A group of students at Georgia Southern University is taking courses to grow the number of interpreters in their communities and their fields. GSU says that each student comes to class with their own motivations to learn American Sign Language (ASL).
“Most of the deaf people, myself included, feel kind of depressed,” signed Angellia Burnett, a volunteer assistant in Georgia Southern University’s American Sign Language (ASL) course. “We miss a lot of things in life, because it has always been a struggle with communication.”
Burnett grew up deaf, and is the only person in her family who is deaf. Members of her family speak ASL, but she said many in the Deaf community continue to be left out of family conversations because not everyone will sign all of the time.
This leaves Deaf family members feeling isolated even within their own homes.
“Not everyone accepts my deafness,” Burnett signed. “They need to know Deaf culture. They need to accept that.”
One of the most effective ways of accepting someone is by understanding the challenges they face.
Over the past few years, the world has experienced a Deaf culture renaissance, where the inclusion of people who are deaf becomes more mainstream.
Recently, the film “CODA,” which stands for “children of deaf adults,” won the 2022 Academy Award for Best Picture. This brought Deaf culture further into the spotlight, opening many eyes into the lives of those with hearing impairments.
“What that means is it embraces the entire community,” said Dana Taylor, Ph.D., Georgia Southern adjunct professor and sign language interpreter. “It’s not isolating one group as being different. Individuals get to see the struggles and challenges and the triumphs that people experience.”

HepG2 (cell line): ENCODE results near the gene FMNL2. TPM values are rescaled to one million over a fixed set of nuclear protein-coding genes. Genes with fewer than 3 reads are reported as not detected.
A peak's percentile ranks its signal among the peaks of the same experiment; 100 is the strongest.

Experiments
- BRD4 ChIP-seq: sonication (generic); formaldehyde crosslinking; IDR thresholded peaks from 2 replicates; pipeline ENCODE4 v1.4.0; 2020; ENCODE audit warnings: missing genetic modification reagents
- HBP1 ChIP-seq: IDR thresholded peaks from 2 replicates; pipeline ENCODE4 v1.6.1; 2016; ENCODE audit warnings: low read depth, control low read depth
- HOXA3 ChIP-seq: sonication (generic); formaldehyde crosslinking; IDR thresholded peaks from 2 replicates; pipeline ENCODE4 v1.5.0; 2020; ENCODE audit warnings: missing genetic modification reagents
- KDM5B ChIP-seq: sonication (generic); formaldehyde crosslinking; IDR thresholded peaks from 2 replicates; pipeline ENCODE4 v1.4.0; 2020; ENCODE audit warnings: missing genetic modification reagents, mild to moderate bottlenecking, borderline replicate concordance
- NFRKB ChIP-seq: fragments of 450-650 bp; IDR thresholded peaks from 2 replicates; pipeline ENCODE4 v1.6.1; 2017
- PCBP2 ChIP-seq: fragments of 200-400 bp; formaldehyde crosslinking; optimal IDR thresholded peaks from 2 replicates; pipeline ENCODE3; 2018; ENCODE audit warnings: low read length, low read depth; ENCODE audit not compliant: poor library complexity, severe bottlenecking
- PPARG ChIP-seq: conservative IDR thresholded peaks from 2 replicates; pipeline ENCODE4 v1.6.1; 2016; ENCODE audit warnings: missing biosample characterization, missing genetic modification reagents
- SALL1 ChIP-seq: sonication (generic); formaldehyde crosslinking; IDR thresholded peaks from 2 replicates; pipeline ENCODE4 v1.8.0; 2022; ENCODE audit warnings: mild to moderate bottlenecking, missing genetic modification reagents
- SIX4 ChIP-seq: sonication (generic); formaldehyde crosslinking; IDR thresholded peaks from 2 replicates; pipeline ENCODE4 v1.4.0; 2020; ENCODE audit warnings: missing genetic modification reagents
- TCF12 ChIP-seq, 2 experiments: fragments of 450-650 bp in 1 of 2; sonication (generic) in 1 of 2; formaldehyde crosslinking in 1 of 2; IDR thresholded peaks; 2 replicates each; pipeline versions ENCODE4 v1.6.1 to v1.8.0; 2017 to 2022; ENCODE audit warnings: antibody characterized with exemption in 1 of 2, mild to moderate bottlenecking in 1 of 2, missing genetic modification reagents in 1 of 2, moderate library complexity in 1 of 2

At Georgia Southern, a group of students is taking courses to grow the number of interpreters in their communities and their fields.
Each student comes to class with their own motivations to learn ASL. Some are learning sign language because they have people in their lives with hearing impairments or other communication disorders where sign can be advantageous. Others are there to develop their Sign skills as a professional tool.
“If I had a client who spoke ASL, I’d be able to communicate with them better or make them feel more comfortable,” said Ricki Botsford, speech pathology student. “I’ve learned a lot about how broad communication can be, because there are so many ways to communicate outside of the verbal option.”
When the students were asked if they had tried learning other languages like Spanish or French, every hand was raised. When asked if they stuck to learning them, all but a few went down.
So what makes Sign different?
“It’s a lot easier to integrate into every day,” said Adia Greer who’s studying to be an athletic trainer for Deaf athletes. “I can speak it verbally, but I can also sign it. I’ve picked up signing to my cat a lot. She doesn’t understand it, but it allows me to practice.”
While the students practice Sign with their pets and favorite TV shows, Burnett continues to come to class to help show her students the world they share, but not the one they see.
Georgia Southern has a network of Student Accessibility Resource Centers on the Statesboro and Savannah campuses providing interpreters for students who want to attend classes and interact with their environment, as well as many other resources for students who are hard of hearing.
“The whole world needs to learn Sign,” Burnett signed. “I want to see people motivated to learn. I see a lot of Hearing people who are motivated to learn, and a lot of Deaf people that want to help make them successful. I’m really proud that I can help in that.”